When it comes to art, Oakland muralist Cannon Dill doesn’t have any interest in following the rules. The 21-year-old said his art career took off when he started ditching class at California College of the Arts, where he studied printmaking, to participate in the Occupy movement.
“Hanging out down there was way more real than sitting in class,” Dill recalled recently, sitting in Oakland’s LeQuiVive Gallery — where his first solo exhibition, Heavy Water, will open on Friday, April 5. “All the vibes I got from everyone inspired me.” His pen-and-ink drawing “All Day Every Day” — a mystical-looking wolf cradling in its arms scattered tents and signs that read “Save your future” and “Fuck the police” — became a prominent image of the movement, with 10,000 photocopies distributed in Oakland and countless more printed off OccuPrint.org, where it’s still available for download. Dill recalled a teacher at CCA who failed him for drawing a dog’s head on his rendering of a nude figure model. It’s with that same rebellious spirit that he and fellow muralist Brett Flanigan will soon tackle their largest mural project to date, a month-long, cross-country tour in May to paint murals in a dozen cities.
“A lot of my friends go on tour — but they’re in bands. We wanted the same experience,” said Flanigan. “We looked at a map and said, ‘This is the trip.’ It’s a big loop of old family and friends.”
The two said they’re financing the trip on a tight budget and with the help of donations: They plan to drive Flanigan’s hatchback and crash on people’s couches. They said they’ve saved up about $1,000 for gas, and LeQuiVive owner Michael Broberg is buying them a month’s supply of paint and has set up a PayPal account on the gallery’s website to gather donations.
“It’s a unique take on public art,” Broberg said, adding that this is the first he’s heard of two muralists taking their art on a documented tour. Dill and Flanigan will likely collaborate with other artists along the way, but for the most part, this will be a chance for them to demonstrate Oakland’s raw, organic mural style.
Flanigan, who spent time in the Brooklyn graffiti scene and participated in the Atlanta mural project Living Walls, met Dill about a year ago. Around that time, Broberg had given Dill the wall space for one of his early murals, which is across the street from the gallery. Broberg later helped Dill and Flanigan secure the wall at 315 14th Street in Oakland for their mural “Arrival,” which they did with San Francisco artist Zio Ziegler. Ziegler, Dill, and Flanigan are also responsible for one of the most prominent murals in San Francisco, “Rush Hour,” which covers a temporary wall in front of an empty lot on Market Street between Seventh and Eighth streets.
Using spray paint, latex house paint, and, as Dill put it, “whatever’s cheap or free,” Dill and Flanigan paint their murals freehand, often getting permission to paint and finishing a piece on the same day. “Planning is waking up,” Dill said. “We talk while we paint and push one another to take risks so we both end up liking it.”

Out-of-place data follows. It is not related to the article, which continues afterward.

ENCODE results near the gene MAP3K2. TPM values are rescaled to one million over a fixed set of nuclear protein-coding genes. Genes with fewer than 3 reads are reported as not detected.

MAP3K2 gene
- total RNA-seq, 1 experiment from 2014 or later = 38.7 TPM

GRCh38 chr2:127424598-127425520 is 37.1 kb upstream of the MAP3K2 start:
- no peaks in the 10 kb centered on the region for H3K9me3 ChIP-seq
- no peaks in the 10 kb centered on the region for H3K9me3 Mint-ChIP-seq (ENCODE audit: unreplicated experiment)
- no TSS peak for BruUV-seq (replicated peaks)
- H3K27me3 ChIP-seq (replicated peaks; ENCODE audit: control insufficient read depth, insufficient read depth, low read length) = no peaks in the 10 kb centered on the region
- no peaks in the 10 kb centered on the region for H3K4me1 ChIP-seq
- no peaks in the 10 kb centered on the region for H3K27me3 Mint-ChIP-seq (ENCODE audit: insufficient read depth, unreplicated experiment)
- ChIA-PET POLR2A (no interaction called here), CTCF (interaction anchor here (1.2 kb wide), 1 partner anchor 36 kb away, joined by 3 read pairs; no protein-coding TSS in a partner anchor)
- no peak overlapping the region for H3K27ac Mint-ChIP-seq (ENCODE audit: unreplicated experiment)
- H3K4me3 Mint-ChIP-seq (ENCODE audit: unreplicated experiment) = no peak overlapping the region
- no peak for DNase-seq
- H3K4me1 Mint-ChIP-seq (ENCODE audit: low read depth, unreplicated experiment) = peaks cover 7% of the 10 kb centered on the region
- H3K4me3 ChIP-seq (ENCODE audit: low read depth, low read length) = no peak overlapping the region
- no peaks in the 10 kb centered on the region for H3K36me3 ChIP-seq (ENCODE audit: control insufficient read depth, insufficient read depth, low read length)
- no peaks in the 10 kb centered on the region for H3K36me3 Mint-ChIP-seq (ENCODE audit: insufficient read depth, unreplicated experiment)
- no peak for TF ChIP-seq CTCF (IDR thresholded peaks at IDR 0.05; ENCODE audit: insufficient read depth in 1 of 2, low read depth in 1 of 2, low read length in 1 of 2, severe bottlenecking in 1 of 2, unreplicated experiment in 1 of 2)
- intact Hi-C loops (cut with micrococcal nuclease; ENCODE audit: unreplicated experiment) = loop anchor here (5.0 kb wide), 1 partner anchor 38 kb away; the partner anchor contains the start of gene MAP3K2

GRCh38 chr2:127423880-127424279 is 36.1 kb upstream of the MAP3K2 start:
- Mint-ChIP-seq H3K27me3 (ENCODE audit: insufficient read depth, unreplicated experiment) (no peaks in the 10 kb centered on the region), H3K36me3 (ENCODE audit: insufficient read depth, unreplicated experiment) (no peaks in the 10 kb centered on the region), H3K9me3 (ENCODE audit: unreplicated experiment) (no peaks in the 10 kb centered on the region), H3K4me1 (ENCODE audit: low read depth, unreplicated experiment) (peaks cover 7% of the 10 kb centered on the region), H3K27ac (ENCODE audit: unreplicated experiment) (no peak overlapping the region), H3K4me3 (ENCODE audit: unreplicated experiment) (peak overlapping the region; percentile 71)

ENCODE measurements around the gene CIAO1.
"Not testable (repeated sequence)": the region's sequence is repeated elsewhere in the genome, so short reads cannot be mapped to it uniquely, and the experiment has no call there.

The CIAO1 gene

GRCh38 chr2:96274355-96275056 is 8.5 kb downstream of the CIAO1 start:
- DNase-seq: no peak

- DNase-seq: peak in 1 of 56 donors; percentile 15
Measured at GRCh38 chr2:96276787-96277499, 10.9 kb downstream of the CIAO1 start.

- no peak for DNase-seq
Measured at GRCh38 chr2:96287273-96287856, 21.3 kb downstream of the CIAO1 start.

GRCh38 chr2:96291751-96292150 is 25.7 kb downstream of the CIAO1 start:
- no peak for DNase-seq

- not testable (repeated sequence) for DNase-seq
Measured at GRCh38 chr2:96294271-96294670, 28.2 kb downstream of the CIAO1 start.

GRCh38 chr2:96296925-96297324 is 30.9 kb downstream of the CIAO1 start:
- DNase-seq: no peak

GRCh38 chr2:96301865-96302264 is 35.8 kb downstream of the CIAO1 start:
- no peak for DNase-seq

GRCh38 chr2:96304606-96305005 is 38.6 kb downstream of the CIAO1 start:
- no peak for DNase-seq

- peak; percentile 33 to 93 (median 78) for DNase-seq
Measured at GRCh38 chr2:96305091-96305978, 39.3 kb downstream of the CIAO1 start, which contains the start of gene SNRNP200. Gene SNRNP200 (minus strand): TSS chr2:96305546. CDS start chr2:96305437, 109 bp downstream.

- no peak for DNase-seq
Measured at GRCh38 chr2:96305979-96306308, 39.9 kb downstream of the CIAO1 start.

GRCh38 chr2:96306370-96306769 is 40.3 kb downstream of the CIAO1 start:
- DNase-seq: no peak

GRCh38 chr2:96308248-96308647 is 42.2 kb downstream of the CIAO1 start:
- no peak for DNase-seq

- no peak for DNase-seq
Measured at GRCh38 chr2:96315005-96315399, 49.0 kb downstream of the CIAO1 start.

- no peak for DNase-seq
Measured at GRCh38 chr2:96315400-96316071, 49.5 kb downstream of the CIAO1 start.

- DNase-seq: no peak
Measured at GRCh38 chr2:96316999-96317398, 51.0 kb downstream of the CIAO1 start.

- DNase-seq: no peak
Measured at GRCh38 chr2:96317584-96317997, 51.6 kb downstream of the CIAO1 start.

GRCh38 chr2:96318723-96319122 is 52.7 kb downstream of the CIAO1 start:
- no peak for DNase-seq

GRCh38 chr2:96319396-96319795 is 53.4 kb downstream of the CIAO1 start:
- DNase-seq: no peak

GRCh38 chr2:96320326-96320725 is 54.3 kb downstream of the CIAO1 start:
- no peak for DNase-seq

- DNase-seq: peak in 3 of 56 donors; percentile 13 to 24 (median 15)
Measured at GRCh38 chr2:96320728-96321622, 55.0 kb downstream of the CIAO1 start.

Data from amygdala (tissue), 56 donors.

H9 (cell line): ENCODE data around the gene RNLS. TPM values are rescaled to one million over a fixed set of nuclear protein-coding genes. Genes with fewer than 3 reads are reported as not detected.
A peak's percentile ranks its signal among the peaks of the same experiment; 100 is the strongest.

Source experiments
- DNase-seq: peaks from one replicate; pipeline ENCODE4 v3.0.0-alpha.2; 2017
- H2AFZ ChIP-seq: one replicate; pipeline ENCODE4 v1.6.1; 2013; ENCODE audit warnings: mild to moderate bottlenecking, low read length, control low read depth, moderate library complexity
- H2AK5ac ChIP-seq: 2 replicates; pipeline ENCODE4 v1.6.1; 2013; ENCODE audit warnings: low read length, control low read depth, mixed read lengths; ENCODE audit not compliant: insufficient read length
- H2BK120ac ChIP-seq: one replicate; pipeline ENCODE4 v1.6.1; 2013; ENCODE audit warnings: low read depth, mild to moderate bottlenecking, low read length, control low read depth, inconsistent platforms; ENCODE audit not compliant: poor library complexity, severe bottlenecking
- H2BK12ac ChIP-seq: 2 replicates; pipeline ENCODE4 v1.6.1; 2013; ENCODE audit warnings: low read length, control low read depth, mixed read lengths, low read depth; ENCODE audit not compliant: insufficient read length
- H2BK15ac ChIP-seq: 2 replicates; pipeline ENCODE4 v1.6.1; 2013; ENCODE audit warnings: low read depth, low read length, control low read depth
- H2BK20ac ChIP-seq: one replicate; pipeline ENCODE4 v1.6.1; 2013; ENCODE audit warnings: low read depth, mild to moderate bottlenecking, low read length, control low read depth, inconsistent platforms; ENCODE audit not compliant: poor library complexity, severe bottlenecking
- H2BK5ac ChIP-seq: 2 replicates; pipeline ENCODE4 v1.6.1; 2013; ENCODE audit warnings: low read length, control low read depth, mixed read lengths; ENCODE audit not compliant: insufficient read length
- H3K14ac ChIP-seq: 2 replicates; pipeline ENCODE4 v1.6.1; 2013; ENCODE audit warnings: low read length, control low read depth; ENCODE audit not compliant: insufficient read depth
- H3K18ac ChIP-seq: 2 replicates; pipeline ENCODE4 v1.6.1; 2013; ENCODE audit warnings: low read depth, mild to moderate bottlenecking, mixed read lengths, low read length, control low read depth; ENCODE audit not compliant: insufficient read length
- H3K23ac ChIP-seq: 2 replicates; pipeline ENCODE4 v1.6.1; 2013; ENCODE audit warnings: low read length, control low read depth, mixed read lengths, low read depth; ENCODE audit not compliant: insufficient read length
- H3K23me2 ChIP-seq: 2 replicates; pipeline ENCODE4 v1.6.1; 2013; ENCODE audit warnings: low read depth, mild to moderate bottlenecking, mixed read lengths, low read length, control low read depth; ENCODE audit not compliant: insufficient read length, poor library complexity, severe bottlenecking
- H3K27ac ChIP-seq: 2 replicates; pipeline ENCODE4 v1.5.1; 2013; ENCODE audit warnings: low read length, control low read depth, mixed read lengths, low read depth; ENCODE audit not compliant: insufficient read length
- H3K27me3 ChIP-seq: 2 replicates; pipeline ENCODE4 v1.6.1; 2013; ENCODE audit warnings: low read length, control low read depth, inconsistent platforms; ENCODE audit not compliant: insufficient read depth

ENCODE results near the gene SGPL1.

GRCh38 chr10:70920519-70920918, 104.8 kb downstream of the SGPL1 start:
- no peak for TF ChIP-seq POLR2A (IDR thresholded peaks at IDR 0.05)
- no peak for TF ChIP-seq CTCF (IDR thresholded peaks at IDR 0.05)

While Dill generally sticks to a black-and-white palette, recreating his highly detailed pen-and-ink illustrations on a large scale, Flanigan paints abstract shapes in fluid strokes of color, creating odd patterns that seem both primitive and futuristic. Flanigan also makes gouache paintings in a similar style. “I got into fine art through street art,” he said.
Increasingly, street art is intersecting with the world of fine art: Street artists could be running from the cops one day and showing their work in a gallery the next. In February, a mural by British street artist Banksy was removed from the side of a North London store and appeared for sale at a US auction house for an estimated sale price of more than $600,000, according to the BBC. Banksy and fifty other artists were featured in The Museum of Contemporary Art, Los Angeles’ 2011 show Art in the Streets — the first major US museum survey of graffiti and street art.
Still, it isn’t easy for street artists to practice their craft. Getting a building owner’s permission doesn’t give them — or their work — any protection. Most cities require permits to paint public murals, and even still, they can be painted over at any time. Dill and Flanigan said one of their murals on a roll-down gate in West Oakland was painted over. “That’s why I don’t want to spend a month on a wall,” Dill said. “It’s not forever. I want to get it done.” (They aren’t getting permits for any of the murals they plan to do on the road.)
So far, Broberg said they’ve secured walls in Albuquerque, Denver, Minneapolis, Chicago, New York City, Orlando, Atlanta, and Little Rock. In the Bay Area, however, Flanigan said wall space is scarce.
“If you walk around the Mission and ask permission to paint a wall, the person you ask will say there were twenty people ahead of you,” Flanigan said. “Oakland has a ton of murals going up, too.”
Flanigan and Dill plan to document their mural tour on Instagram and on LeQuiVive’s blog, and Flanigan said he may produce a ‘zine about the experience. As for the rest of the details, they said they’ll figure them out along the way.